Allar Jõks: Government communication on masks controversial and confusing
Former justice chancellor Allar Jõks criticized controversial and ambivalent messages from the government over whether wearing a mask is mandatory, recommended or a guideline starting next week. Making mask-wearing mandatory would require amending the Communicable Diseases Prevention and Control Act post haste, Jõks finds.
The government sent three different messages during press conferences and interviews on Tuesday, suggesting that masks must be worn (Prime Minister Jüri Ratas), that wearing a mask is recommended (Director General of the Health Board Üllar Lanno) and finally Minister of Social Affairs Tanel Kiik saying that these are just guidelines. What is your opinion of such messages?
It is the worst possible option from a legal standpoint. Because controversial and ambivalent government communication when it comes to wearing masks in no way helps people understand what they need to do, what they should do and what they mustn't do.
It was difficult to keep track of the meaning of these words yesterday. Making something mandatory is clear. While an obligation to wear a mask needs to be fixed in legislation. Masks coming recommended or strongly recommended is also understandable and what I consider to be the best option. But then we were also told that wearing a mask is a guideline.
The more different expressions are introduced to the discussion, the worse the situation becomes. Because what are guidelines? Synonyms of the word include recommendations, instructions or regulations. This means that a person cannot understand clearly what is expected of them.
What should people do? Wear a mask just in case in fear of being fined?
The Communicable Diseases Prevention and Control Act through which such an obligation could be introduced currently includes no legal norms to allow the Health Board or government to make wearing personal protective devices mandatory in public spaces. However, even if it the law did prescribe the obligation, several important matters would need to be solved first.
Firstly, as concerns the availability of masks. I am referring to less fortunate people. Several studies suggest that masks are among the most expensive in Europe in Estonia, while our income is you know where when compared to the rest of Europe. The second question is what can be regarded as a mask. It remains unclear whether pulling a scarf up to your nose or a hat down to your chin constitutes as compliance. Thirdly, we should very openly talk about why countries that have made wearing masks mandatory have seen that it doesn't work.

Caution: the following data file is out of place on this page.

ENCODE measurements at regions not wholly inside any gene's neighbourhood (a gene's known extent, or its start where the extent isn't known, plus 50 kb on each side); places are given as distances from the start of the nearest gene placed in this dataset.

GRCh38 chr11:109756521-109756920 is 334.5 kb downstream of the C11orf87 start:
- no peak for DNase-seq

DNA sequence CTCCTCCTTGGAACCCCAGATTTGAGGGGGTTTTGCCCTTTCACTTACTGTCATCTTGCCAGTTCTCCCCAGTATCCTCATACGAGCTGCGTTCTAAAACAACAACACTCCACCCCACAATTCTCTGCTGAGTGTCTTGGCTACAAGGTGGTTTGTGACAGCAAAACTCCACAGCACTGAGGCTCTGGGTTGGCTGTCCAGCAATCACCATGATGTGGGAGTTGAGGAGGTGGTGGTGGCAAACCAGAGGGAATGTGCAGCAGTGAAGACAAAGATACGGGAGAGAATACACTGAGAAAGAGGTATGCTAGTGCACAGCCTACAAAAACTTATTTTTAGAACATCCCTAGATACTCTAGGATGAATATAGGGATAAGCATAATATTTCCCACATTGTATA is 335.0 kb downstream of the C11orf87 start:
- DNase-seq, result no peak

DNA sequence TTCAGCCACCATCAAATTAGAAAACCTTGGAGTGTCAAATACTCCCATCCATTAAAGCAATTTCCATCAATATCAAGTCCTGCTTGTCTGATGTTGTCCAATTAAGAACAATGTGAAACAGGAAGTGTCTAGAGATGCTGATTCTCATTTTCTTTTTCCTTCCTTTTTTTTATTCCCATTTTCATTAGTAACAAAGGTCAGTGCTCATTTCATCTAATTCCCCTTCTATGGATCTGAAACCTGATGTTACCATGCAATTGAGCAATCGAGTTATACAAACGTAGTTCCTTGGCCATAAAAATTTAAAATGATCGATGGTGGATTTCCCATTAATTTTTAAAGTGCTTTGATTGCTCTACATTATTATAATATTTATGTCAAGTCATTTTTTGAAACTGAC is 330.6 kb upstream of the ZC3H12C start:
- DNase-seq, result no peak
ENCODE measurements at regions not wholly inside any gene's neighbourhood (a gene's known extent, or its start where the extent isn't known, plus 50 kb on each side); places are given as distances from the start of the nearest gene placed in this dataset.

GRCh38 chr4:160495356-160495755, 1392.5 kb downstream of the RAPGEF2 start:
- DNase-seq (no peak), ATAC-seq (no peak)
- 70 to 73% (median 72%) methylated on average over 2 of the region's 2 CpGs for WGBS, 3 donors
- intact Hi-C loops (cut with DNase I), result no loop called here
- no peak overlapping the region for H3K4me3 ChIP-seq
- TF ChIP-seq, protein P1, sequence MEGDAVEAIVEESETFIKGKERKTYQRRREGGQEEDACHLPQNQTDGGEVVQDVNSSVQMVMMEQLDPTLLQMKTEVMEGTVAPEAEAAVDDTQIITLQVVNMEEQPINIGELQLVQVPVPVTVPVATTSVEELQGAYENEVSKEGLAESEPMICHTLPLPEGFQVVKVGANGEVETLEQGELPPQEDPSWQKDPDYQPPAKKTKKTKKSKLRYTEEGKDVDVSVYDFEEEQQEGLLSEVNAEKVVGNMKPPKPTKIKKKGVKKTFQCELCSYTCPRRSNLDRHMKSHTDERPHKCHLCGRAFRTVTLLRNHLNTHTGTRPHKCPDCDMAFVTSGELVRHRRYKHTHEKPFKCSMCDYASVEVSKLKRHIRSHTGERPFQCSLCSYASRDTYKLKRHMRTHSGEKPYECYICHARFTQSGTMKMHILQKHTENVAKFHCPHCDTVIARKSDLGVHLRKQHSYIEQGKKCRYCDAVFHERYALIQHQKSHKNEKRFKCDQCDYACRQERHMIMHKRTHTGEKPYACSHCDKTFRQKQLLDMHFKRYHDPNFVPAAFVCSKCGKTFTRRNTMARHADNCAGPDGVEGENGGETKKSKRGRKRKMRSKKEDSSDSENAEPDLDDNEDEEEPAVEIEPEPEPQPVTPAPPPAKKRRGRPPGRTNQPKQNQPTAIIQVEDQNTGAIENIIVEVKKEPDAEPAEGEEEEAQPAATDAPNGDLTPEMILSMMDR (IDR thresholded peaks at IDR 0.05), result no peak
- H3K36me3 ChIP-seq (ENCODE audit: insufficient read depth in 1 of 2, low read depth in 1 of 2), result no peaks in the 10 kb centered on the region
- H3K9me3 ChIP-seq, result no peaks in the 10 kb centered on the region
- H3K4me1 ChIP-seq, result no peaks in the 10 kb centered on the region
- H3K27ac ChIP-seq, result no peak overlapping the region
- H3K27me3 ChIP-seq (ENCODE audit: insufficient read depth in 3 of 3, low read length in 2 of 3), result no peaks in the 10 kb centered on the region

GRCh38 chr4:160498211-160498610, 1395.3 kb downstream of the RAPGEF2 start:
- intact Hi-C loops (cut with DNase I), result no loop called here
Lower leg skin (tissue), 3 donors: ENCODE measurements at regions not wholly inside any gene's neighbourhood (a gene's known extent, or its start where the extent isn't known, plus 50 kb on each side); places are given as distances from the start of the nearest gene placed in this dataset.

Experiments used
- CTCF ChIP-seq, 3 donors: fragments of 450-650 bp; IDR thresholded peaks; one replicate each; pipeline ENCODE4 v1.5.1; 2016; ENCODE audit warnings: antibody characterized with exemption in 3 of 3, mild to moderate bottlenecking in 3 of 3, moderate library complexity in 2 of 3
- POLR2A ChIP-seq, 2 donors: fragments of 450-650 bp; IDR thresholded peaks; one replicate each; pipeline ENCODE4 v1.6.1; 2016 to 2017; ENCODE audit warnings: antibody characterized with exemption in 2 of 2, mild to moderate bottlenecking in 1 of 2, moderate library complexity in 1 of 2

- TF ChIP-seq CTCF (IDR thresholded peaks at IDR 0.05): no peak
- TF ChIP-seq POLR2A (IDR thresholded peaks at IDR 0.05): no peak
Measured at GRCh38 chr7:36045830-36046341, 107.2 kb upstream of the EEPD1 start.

For as long as these questions remain unanswered, people might not take to recommendations to wear a mask. However, it would be best if people complied out of free will. Because then they are being sincere and are really looking to protect themselves and others, instead of doing it to avoid punishment.
For example, I wear a mask when I feel it is warranted. I sometimes take the bus from Tallinn to Tartu. I have to spend two and a half hours in a small, closed space and I don't need an order or guidelines from the government or the board to wear a mask. It seems a lot of people behave in much the same way.
That we would have a second wave of the coronavirus this fall could not have come as a surprise. Did we have enough time to address the subject matter of masks to avoid sending such controversial messages?
Most definitely. Looking at the debate today, one side shrugs off legal nuances. They say that the government can simply order people to weak masks if needed. Others say that personal freedoms can only be limited in Estonia based on legal grounds. And that no such obligation can be put on people without corresponding legislation.
Personally, I believe that it is an unacceptable omission in legal order after the government and Riigikogu have had over six months to render the Communicable Diseases Prevention and Control Act more virus-proof.
We know how quickly bills have passed through the Riigikogu in the past. It is highly regrettable that the law has not been amended.
What is your recommendation for clearing up this confusion?
I'm no medical expert and cannot say how much use masks really are. However, what I can say is that if an obligation is based on very controversial legal grounds, it will end up causing more problems than it solves. No one needs these disputes right now.
As said before, communication is key. It needs to be honest and clear in terms of whether masks are mandatory or recommended. If it is the former, legal norms will have to be created very quickly, next to explanations of why wearing masks could have a positive effect in Estonia unlike in other countries.
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Editor: Marcus Turovski